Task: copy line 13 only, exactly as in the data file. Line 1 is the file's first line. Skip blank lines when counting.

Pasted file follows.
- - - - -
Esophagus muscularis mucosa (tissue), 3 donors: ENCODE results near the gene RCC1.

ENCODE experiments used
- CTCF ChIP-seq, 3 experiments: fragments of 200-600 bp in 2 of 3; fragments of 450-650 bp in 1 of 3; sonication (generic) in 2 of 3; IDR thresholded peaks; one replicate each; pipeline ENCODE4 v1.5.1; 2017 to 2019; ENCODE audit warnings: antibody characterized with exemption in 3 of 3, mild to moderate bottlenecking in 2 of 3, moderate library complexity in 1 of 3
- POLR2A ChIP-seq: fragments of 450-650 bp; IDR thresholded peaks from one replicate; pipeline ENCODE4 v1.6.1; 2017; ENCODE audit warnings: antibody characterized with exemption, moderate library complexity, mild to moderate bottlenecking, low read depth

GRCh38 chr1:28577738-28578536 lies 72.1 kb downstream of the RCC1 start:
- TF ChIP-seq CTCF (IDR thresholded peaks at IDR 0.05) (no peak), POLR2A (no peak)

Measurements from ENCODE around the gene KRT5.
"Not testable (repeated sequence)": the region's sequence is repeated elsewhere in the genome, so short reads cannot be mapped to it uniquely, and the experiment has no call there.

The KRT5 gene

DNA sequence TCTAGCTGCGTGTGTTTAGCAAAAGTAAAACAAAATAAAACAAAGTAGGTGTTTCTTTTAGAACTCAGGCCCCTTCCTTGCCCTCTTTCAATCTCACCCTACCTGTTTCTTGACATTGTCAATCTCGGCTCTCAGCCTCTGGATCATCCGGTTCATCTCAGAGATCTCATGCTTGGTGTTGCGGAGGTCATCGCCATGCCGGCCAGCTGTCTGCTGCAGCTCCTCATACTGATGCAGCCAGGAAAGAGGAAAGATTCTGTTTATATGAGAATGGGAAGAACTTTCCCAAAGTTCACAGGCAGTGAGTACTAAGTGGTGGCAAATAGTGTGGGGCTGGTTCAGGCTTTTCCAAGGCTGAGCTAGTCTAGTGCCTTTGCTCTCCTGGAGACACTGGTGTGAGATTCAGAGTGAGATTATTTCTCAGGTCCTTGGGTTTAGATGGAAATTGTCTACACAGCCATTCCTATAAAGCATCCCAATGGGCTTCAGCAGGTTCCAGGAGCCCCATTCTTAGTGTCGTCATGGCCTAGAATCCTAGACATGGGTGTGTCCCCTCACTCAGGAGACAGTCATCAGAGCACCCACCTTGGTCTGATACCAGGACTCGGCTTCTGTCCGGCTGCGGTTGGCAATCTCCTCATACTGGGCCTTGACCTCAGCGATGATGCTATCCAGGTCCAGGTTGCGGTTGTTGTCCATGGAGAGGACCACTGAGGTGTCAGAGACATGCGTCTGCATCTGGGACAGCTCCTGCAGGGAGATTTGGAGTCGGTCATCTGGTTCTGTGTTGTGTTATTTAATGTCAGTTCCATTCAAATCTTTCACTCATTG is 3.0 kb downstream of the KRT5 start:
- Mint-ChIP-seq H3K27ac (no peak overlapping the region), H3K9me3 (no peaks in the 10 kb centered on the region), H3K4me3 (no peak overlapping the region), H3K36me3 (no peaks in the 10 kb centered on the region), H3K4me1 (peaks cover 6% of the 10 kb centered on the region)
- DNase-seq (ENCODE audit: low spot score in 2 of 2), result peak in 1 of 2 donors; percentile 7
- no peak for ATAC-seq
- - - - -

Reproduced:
- no peak for ATAC-seq